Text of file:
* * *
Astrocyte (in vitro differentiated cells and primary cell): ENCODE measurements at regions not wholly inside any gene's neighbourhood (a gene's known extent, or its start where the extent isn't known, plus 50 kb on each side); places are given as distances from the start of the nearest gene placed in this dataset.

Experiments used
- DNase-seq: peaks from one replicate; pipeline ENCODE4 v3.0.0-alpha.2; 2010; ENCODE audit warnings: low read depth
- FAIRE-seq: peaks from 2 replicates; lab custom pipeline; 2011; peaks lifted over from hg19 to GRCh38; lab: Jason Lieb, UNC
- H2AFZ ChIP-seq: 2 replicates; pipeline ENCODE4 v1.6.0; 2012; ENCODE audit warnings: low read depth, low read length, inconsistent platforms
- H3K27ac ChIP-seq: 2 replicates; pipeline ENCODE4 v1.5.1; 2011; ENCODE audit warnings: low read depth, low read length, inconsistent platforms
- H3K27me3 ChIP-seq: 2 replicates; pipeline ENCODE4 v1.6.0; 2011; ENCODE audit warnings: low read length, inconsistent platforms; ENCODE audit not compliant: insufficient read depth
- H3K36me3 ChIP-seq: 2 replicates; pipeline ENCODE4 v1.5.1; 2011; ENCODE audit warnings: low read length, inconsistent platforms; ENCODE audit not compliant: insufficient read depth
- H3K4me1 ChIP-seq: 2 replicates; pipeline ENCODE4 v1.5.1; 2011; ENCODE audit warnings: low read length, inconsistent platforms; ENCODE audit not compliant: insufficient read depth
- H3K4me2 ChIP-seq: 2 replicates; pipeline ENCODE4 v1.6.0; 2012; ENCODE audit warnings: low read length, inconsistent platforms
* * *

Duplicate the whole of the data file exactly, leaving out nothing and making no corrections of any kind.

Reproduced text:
Astrocyte (in vitro differentiated cells and primary cell): ENCODE measurements at regions not wholly inside any gene's neighbourhood (a gene's known extent, or its start where the extent isn't known, plus 50 kb on each side); places are given as distances from the start of the nearest gene placed in this dataset.

Experiments used
- DNase-seq: peaks from one replicate; pipeline ENCODE4 v3.0.0-alpha.2; 2010; ENCODE audit warnings: low read depth
- FAIRE-seq: peaks from 2 replicates; lab custom pipeline; 2011; peaks lifted over from hg19 to GRCh38; lab: Jason Lieb, UNC
- H2AFZ ChIP-seq: 2 replicates; pipeline ENCODE4 v1.6.0; 2012; ENCODE audit warnings: low read depth, low read length, inconsistent platforms
- H3K27ac ChIP-seq: 2 replicates; pipeline ENCODE4 v1.5.1; 2011; ENCODE audit warnings: low read depth, low read length, inconsistent platforms
- H3K27me3 ChIP-seq: 2 replicates; pipeline ENCODE4 v1.6.0; 2011; ENCODE audit warnings: low read length, inconsistent platforms; ENCODE audit not compliant: insufficient read depth
- H3K36me3 ChIP-seq: 2 replicates; pipeline ENCODE4 v1.5.1; 2011; ENCODE audit warnings: low read length, inconsistent platforms; ENCODE audit not compliant: insufficient read depth
- H3K4me1 ChIP-seq: 2 replicates; pipeline ENCODE4 v1.5.1; 2011; ENCODE audit warnings: low read length, inconsistent platforms; ENCODE audit not compliant: insufficient read depth
- H3K4me2 ChIP-seq: 2 replicates; pipeline ENCODE4 v1.6.0; 2012; ENCODE audit warnings: low read length, inconsistent platforms